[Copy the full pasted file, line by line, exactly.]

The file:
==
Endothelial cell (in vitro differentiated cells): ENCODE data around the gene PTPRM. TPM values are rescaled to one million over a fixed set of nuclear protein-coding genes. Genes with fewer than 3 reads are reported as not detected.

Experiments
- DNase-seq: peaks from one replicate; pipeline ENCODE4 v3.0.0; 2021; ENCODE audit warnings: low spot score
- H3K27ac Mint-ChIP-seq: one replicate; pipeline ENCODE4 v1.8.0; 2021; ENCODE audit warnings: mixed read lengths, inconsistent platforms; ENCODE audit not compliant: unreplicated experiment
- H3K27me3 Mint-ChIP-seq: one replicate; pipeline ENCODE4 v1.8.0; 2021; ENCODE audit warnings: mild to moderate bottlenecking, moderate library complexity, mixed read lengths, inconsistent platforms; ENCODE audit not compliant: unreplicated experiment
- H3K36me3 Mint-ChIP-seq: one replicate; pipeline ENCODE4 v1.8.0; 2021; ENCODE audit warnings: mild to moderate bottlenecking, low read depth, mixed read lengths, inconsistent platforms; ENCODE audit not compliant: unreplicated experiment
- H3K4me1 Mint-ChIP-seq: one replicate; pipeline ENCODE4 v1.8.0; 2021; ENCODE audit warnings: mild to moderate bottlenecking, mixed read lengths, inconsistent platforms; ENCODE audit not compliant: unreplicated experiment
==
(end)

Endothelial cell (in vitro differentiated cells): ENCODE data around the gene PTPRM. TPM values are rescaled to one million over a fixed set of nuclear protein-coding genes. Genes with fewer than 3 reads are reported as not detected.

Experiments
- DNase-seq: peaks from one replicate; pipeline ENCODE4 v3.0.0; 2021; ENCODE audit warnings: low spot score
- H3K27ac Mint-ChIP-seq: one replicate; pipeline ENCODE4 v1.8.0; 2021; ENCODE audit warnings: mixed read lengths, inconsistent platforms; ENCODE audit not compliant: unreplicated experiment
- H3K27me3 Mint-ChIP-seq: one replicate; pipeline ENCODE4 v1.8.0; 2021; ENCODE audit warnings: mild to moderate bottlenecking, moderate library complexity, mixed read lengths, inconsistent platforms; ENCODE audit not compliant: unreplicated experiment
- H3K36me3 Mint-ChIP-seq: one replicate; pipeline ENCODE4 v1.8.0; 2021; ENCODE audit warnings: mild to moderate bottlenecking, low read depth, mixed read lengths, inconsistent platforms; ENCODE audit not compliant: unreplicated experiment
- H3K4me1 Mint-ChIP-seq: one replicate; pipeline ENCODE4 v1.8.0; 2021; ENCODE audit warnings: mild to moderate bottlenecking, mixed read lengths, inconsistent platforms; ENCODE audit not compliant: unreplicated experiment